Cataloging my kitchen endeavors with a blog definitely keeps me out of any ruts, but no ruts also means no traditions. I think if you asked my husband what his favorite dinner is, he wouldn’t have an answer – that’s because rarely will I make the same exact meal. Now there are plenty of flops in there, trust me, but generally a total lack of routine (i.e. we don’t do taco Tuesday). There are a few exceptions, which I usually note in here, of recipes that are so fabulously tried and true that my search has come to an end.
I make this exact gingerbread recipe so often that when I type “home beccanomics” into my google search bar it offers “home beccanomics gingerbread roll outs” as the top suggestion. Atypical from the boxed gingerbreads we (in the Northeast at least) love, these are soft and chewy and an absolute pleasure to eat. They’re spicy but buttery and just perfectly sweet. I start making them in September and keep it on up through February (pumpkins in the fall, Christmas trees during the holidays and Valentine’s day hearts).
Onto the logistics – these are super fun (and easy) to make. First, no mixer! You make the dough in a SAUCEPAN. Just add in the ingredients and mix well before adding the next. No chilling necessary. The dough is lovely and smooth – not sticky. It rolls easily and the shapes cut perfectly. If you are new to rolling cookie dough, roll the dough on parchment and you DEFINITELY won’t have a problem with sticking. Also – chilled dough is ALWAYS easier to work with, so keep that in mind if necessary (roll out between two sheets of waxed paper and THEN refrigerate before cutting). I find with these though, that a little flour on a cool countertop is all that’s needed.
Yesterday as I was cleaning up dinner I think I ate four cookies – I actually had to physically place the container in front of my husband and order him with a pointed finger to eat the remaining seven. He did, with ease. OH and try this royal icing recipe – it stores in your fridge for at least a week and dries to a complete hard in about 30 minutes (but the corn syrup keeps it pliable so it doesn’t crack and flake off your cookies).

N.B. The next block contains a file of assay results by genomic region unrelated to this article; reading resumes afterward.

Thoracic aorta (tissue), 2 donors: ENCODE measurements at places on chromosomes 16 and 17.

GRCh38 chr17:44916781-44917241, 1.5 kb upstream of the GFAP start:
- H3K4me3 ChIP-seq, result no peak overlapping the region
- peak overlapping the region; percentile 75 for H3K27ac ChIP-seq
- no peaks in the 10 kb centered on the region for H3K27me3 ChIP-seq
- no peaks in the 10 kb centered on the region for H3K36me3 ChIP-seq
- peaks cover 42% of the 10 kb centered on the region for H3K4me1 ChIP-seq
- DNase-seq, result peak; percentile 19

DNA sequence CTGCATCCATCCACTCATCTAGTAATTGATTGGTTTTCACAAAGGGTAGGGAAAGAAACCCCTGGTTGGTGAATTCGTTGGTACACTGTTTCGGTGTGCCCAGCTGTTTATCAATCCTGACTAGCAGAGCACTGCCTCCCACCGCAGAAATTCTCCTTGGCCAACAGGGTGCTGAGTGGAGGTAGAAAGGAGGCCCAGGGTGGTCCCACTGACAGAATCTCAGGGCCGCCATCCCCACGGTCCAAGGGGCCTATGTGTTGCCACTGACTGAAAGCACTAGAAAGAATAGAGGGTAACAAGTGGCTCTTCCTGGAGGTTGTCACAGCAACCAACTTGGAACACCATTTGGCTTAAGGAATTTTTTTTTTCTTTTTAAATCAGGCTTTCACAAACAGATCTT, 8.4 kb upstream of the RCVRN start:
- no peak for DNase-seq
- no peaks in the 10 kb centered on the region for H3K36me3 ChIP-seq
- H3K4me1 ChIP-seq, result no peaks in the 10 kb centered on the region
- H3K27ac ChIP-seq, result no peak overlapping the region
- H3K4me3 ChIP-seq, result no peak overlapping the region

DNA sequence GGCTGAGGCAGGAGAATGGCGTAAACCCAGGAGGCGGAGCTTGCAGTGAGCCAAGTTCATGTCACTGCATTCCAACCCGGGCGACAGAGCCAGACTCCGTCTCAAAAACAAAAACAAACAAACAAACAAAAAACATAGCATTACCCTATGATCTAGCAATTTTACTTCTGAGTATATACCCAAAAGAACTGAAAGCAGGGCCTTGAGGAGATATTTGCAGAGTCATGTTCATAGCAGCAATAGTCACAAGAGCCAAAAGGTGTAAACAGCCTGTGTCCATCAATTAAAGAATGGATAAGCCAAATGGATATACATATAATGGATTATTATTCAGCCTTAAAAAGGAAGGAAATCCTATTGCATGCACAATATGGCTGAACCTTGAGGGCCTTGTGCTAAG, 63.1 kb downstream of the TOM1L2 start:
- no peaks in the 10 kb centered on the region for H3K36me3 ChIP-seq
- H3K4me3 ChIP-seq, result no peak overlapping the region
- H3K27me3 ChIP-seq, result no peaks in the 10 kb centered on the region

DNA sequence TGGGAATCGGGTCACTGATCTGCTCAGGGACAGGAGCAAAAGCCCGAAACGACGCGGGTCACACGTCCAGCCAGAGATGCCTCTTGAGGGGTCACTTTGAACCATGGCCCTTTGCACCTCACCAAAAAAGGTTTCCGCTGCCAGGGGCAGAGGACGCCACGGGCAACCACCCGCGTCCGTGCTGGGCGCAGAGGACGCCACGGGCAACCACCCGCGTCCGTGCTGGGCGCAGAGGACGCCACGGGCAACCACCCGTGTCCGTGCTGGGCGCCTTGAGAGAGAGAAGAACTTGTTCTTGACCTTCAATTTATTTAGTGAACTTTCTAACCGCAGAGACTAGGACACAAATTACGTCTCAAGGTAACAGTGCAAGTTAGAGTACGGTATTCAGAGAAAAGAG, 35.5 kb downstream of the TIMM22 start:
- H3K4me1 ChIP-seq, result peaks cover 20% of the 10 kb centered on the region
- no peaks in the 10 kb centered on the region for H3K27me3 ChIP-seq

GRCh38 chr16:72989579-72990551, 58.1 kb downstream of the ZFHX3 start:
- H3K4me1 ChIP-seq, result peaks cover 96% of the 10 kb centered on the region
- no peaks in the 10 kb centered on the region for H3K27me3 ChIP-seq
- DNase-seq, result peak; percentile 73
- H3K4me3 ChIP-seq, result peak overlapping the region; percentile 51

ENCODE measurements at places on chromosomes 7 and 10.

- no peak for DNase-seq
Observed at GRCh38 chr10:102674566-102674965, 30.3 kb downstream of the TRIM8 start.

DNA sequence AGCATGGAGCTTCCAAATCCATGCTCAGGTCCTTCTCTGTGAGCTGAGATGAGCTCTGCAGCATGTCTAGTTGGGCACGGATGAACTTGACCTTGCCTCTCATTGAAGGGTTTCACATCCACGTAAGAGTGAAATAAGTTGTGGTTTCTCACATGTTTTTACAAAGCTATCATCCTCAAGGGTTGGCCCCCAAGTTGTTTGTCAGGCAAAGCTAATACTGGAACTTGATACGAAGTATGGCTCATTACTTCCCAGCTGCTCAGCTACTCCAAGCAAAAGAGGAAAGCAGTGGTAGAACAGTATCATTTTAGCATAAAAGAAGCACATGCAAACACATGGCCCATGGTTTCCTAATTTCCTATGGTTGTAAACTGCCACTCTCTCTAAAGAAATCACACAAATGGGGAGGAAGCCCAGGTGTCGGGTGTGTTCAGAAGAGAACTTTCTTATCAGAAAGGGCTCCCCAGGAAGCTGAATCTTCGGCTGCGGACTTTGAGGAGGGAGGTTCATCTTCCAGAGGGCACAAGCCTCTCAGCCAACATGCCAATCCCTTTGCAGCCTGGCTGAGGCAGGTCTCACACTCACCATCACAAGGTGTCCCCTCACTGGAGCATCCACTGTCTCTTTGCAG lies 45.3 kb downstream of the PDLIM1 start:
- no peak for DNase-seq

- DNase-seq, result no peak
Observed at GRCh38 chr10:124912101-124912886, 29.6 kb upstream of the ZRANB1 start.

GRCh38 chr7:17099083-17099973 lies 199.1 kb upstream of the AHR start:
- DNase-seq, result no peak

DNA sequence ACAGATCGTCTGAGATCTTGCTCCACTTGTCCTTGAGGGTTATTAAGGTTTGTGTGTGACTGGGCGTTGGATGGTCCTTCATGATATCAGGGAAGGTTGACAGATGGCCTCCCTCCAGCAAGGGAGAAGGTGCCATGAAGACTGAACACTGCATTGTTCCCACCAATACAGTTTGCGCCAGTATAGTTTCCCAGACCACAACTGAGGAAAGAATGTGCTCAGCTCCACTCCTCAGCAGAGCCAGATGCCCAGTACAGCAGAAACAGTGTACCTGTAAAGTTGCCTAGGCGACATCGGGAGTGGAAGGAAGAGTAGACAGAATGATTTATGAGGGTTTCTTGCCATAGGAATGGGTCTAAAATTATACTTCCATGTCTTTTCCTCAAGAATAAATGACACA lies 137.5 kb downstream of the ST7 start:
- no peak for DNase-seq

Gingerbread Roll-Out Cookies
Makes about 44 cookies
2/3 c. molasses
2/3 c. brown sugar
2 tbsp. ground ginger
1 tbsp. cinnamon
1 tsp. allspice
1 tsp. cloves
2 tsp. baking soda
1 c. unsalted butter (two sticks), cut into tablespoons
1 egg, lightly beaten
3 3/4 c. flour (and more for kneading/rolling out)
1/2 tsp. kosher salt
1 egg white
1 tsp. light corn syrup
1. Preheat oven to 325 degrees.
2. Combine molasses, brown sugar and spices in a large saucepan over medium heat. Bring to boil.
3. Remove from heat and stir in baking soda – mixture will bubble.
4. Stir in butter, 1 chunk at a time.
6. Add flour and salt and stir.
7. Spread 2-3 tbsp. of flour on a clean counter top and turn out dough onto counter.
8. Knead dough gently, about 1 minute to form cohesive ball.
9. Divide ball in half. Cover with plastic and let rest on the counter for about 30 minutes or until barely warm. Refrigerate if planning on baking later (if fridge, let sit out for 30 minutes before rolling). Roll out dough on lightly floured counter top to 1/4 inch thickness, and cut into shapes. If you are new to this kind of thing, roll out dough on parchment paper and you won’t risk any sticking. Also, at 1/4 inch thickness the cookies will be soft and slightly chewy – for crisp cookies roll the dough thinner.
10. Transfer cookies to baking sheets lined with parchment paper. Space 2 inches apart.
11. Bake for 6-8 minutes. Cookies will look puffed but should be set before pulling out. For chewy, bake 6 minutes, for crisp bake 8.
12. Let cool for several minutes on sheet and transfer to wire rack to cool completely.
13. To make icing, combine egg and corn syrup in a mixing bowl and whisk until combined. Add enough powdered sugar (add 1/2 c. at a time) to make a thick, smooth icing. If icing is too thick, add warm water by the teaspoonful. If it’s too runny, add more powdered sugar by the tablespoonful until you reach your desired consistency. Icing needs to be thicker than you think. Fill a ziplock plastic bag with icing and snip a corner of the bag. Pipe icing to decorate.
Cut a very small corner of the plastic bag for thin piping – cut a larger hole to achieve the more pronounced piping.
Let cookies sit out about an hour for the icing to harden. When storing, separate layers of cookies in tupperware using waxed paper or parchment paper . Cookies will keep up to 1 week and they freeze indefinitely.